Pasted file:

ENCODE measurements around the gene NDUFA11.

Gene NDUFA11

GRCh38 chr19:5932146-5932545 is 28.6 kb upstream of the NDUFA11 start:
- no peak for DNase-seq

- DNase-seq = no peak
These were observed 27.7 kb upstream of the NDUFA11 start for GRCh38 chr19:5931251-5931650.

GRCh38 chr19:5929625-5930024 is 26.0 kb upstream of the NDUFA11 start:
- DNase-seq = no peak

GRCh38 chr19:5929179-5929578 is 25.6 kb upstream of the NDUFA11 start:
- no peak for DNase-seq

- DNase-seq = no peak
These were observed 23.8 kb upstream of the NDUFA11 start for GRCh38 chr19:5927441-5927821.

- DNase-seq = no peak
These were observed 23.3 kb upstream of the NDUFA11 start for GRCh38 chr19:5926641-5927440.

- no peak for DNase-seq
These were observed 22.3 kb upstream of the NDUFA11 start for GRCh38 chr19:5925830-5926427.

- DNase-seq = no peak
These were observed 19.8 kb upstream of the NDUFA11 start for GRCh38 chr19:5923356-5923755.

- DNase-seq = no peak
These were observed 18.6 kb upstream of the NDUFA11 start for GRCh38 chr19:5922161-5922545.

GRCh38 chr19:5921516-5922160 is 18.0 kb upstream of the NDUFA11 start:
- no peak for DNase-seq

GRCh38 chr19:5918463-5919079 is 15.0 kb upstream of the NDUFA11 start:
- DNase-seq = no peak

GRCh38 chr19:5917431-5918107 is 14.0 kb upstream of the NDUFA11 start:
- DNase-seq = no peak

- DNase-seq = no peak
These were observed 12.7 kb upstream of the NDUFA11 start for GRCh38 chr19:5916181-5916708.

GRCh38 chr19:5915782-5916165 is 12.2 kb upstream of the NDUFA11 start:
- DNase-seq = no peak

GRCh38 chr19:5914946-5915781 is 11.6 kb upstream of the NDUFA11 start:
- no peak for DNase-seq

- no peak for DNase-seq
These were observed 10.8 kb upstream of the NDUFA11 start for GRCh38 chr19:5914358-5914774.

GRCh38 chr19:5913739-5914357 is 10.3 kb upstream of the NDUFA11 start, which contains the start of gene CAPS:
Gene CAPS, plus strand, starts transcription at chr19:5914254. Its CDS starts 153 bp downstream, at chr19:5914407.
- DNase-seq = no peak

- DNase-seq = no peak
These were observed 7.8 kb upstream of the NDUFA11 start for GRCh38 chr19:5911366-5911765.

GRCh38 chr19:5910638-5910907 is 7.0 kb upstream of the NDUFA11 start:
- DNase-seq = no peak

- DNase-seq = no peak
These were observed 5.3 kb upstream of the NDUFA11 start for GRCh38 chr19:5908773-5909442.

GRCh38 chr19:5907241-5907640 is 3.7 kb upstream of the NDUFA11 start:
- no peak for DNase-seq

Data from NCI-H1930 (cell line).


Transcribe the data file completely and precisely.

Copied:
ENCODE measurements around the gene NDUFA11.

Gene NDUFA11

GRCh38 chr19:5932146-5932545 is 28.6 kb upstream of the NDUFA11 start:
- no peak for DNase-seq

- DNase-seq = no peak
These were observed 27.7 kb upstream of the NDUFA11 start for GRCh38 chr19:5931251-5931650.

GRCh38 chr19:5929625-5930024 is 26.0 kb upstream of the NDUFA11 start:
- DNase-seq = no peak

GRCh38 chr19:5929179-5929578 is 25.6 kb upstream of the NDUFA11 start:
- no peak for DNase-seq

- DNase-seq = no peak
These were observed 23.8 kb upstream of the NDUFA11 start for GRCh38 chr19:5927441-5927821.

- DNase-seq = no peak
These were observed 23.3 kb upstream of the NDUFA11 start for GRCh38 chr19:5926641-5927440.

- no peak for DNase-seq
These were observed 22.3 kb upstream of the NDUFA11 start for GRCh38 chr19:5925830-5926427.

- DNase-seq = no peak
These were observed 19.8 kb upstream of the NDUFA11 start for GRCh38 chr19:5923356-5923755.

- DNase-seq = no peak
These were observed 18.6 kb upstream of the NDUFA11 start for GRCh38 chr19:5922161-5922545.

GRCh38 chr19:5921516-5922160 is 18.0 kb upstream of the NDUFA11 start:
- no peak for DNase-seq

GRCh38 chr19:5918463-5919079 is 15.0 kb upstream of the NDUFA11 start:
- DNase-seq = no peak

GRCh38 chr19:5917431-5918107 is 14.0 kb upstream of the NDUFA11 start:
- DNase-seq = no peak

- DNase-seq = no peak
These were observed 12.7 kb upstream of the NDUFA11 start for GRCh38 chr19:5916181-5916708.

GRCh38 chr19:5915782-5916165 is 12.2 kb upstream of the NDUFA11 start:
- DNase-seq = no peak

GRCh38 chr19:5914946-5915781 is 11.6 kb upstream of the NDUFA11 start:
- no peak for DNase-seq

- no peak for DNase-seq
These were observed 10.8 kb upstream of the NDUFA11 start for GRCh38 chr19:5914358-5914774.

GRCh38 chr19:5913739-5914357 is 10.3 kb upstream of the NDUFA11 start, which contains the start of gene CAPS:
Gene CAPS, plus strand, starts transcription at chr19:5914254. Its CDS starts 153 bp downstream, at chr19:5914407.
- DNase-seq = no peak

- DNase-seq = no peak
These were observed 7.8 kb upstream of the NDUFA11 start for GRCh38 chr19:5911366-5911765.

GRCh38 chr19:5910638-5910907 is 7.0 kb upstream of the NDUFA11 start:
- DNase-seq = no peak

- DNase-seq = no peak
These were observed 5.3 kb upstream of the NDUFA11 start for GRCh38 chr19:5908773-5909442.

GRCh38 chr19:5907241-5907640 is 3.7 kb upstream of the NDUFA11 start:
- no peak for DNase-seq

Data from NCI-H1930 (cell line).